UMass Amherst. Isenberg School of Management

UMass Amherst. Isenberg School of Management, 1954-2007.

(11 linear feet).
Call no.: RG 11

Business courses were first offered at the Massachusetts Agricultural College in the early years of the twentieth century, expanding rapidly during the 1930s and 1940s in response to student demand. The Board of Trustees established the School of Business Administration in 1947, and within seven years, it was conferring graduate degrees, including doctorates after 1967. In 1998, the School was renamed the Eugene M. Isenberg School of Management.

The record group consists of annual reports, deans’ records, correspondence, committee reports, long-range planning, self-study reports, proposals, research reports, faculty reprint series, lists of faculty publications, general publications, brochures, seminar information, newsletters, newsclippings and other related materials.

Historical Note

Business courses were first offered at the Massachusetts Agricultural College in the early 1900s. The 1905-1906 Catalogue of the Massachusetts Agricultural College offered general economic courses and by 1907-1908, agricultural economics courses were being taught by the Department of Rural Social Sciences. When the college restructured during the 1911-1912 academic year, the Department of Agricultural Economics was established under the Division of Rural Social Sciences. From 1912 until 1935, Dr. Alexander E. Cance served as head of the department. In 1935 courses in general economics and business-related subjects transferred to the newly organized Department of Economics in the Division of Social Sciences, with Dr. Cance appointed Head. Cance remained in the position until 1942 when he was replaced by Dr. Phillip E. Gamble. Between 1935 and 1947, the curriculum expanded with many new courses such as Money, Banking, and Credit; Business Law; Principles of Transportation; Economics of International Trade; and Labor Problems.

In 1947, the Board of Trustees established the School of Business Administration. From 1947 to 1952, the faculty and curricula of the School of Business Administration and the Department of Economics were closely integrated, and Dr. Gamble served jointly as Head of the Department of Economics and Acting Dean of the School.

As a result of the rapid growth in faculty, and the diversification of student majors and curriculum offerings in the immediate post World War II period, the School of Business Administration was reorganized in 1952 and Dr. Milo Kimball was appointed Dean. In 1954, the School conferred graduate degrees for the first time to three students who had successfully completed the requirements for the degree of Master of Business Administration.
In February 1957, Dean Kimball resigned his administrative responsibilities and returned to full-time teaching. Provost Shannon McCune assumed the duties of Acting Dean pending the arrival of the newly appointed Dean, Dr. Himy B. Kirshen.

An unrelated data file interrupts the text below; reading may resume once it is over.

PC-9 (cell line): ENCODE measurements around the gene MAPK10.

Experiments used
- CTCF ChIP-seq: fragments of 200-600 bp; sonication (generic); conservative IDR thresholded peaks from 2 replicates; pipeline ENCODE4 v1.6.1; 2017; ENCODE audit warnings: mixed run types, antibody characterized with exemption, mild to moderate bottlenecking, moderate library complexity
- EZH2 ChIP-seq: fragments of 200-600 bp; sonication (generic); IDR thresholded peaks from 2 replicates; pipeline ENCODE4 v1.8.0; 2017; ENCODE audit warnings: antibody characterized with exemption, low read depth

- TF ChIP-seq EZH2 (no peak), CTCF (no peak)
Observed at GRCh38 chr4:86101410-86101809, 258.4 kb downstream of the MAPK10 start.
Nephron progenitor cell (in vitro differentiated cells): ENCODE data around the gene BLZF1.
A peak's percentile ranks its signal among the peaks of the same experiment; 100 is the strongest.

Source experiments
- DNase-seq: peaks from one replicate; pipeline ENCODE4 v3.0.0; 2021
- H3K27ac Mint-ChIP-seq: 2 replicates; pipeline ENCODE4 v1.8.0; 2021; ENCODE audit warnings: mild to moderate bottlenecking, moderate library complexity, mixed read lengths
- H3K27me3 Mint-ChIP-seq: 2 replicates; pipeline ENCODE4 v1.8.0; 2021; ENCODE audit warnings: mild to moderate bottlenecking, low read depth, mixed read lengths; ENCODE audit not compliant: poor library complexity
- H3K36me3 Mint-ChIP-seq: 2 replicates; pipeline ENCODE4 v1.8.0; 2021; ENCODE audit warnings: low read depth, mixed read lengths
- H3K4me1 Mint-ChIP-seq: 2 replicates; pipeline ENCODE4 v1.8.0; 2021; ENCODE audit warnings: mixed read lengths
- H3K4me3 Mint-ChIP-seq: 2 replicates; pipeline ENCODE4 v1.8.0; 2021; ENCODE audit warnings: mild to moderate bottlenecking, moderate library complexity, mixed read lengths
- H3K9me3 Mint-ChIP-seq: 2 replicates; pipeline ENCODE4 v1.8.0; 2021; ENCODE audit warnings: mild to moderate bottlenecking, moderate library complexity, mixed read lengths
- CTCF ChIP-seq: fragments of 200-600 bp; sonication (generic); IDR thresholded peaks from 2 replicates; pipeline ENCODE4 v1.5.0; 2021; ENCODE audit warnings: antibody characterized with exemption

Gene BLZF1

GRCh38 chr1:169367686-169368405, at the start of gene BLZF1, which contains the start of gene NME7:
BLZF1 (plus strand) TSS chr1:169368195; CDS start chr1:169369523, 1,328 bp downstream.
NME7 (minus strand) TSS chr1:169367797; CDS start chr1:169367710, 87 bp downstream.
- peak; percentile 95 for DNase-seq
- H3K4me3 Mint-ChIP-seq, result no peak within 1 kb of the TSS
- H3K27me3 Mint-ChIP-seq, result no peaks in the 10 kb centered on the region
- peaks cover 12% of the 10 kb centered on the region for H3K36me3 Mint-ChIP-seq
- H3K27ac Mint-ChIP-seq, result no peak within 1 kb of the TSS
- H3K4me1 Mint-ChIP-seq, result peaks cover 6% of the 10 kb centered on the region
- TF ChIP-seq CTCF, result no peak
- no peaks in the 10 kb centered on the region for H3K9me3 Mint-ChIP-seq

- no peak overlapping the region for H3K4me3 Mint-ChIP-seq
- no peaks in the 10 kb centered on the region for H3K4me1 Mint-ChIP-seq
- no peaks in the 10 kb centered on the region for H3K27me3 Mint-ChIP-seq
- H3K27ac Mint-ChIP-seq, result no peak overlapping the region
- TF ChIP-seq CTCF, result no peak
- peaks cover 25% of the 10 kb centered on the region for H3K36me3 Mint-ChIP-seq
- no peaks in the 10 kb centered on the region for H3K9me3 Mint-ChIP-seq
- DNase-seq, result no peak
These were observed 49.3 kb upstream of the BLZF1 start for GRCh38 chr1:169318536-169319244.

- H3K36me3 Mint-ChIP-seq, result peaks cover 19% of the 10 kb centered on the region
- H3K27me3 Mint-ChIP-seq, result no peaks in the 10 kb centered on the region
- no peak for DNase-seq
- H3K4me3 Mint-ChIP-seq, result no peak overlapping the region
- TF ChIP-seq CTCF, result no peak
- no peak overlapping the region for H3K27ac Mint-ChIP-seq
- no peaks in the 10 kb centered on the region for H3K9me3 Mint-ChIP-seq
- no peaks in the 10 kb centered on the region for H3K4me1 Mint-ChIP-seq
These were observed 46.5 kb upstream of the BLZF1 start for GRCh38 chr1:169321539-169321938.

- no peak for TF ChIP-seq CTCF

The School was accredited at the undergraduate level by the American Association of Collegiate Schools of Business in May 1958, and in March 1959, the Board of Trustees authorized the establishment of four academic departments within the school: Accounting, General Business and Finance, Management, and Marketing. The initial administrative officers of these departments were, respectively, Professors John W. Anderson, James B. Budtke, John T. Colon, and Harold E. Hardy.

In April 1965, the Business Advisory Council, a group of executives from a wide variety of industrial and service firms, was established to consult with the School on the development of its curricula and its research and service programs. In July 1967, the School established the Center for Business and Economic Research to encourage and support applied research by faculty and students in all areas of management and administration. Dr. George Simmons was appointed Director of the center. In September 1967, a program leading to the degree of Doctor of Philosophy in Business Administration was introduced. In 1983, the School of Business Administration changed its name to School of Management. In 1998, it was renamed the Eugene M. Isenberg School of Management.

Scope and Content

The record group consists of annual reports, deans’ records, correspondence, committee reports, long-range planning, self-study reports, proposals, research reports, faculty reprint series, lists of faculty publications, general publications, brochures, seminar information, newsletters, newsclippings and other related materials.

00. Publications (except as noted below)
1. Dean
2. Project ABLE (Affirmative Business Leadership Education)
3. Center for Business and Economic Research
B8. Massachusetts Business and Economic Report 1974-1986
4. Business Club
5. Food Management Science Laboratory
6. Pierce College
7. Center for Manufacturing Productivity 1991-2007
10. Massachusetts Small Business Development Center (MSBDC)
12. Center for Economic Development
13. Massachusetts Information Scanning Unit (MISU)

Subjects

  • Business schools--Massachusetts

Contributors

  • University of Massachusetts Amherst. Isenberg School of Management
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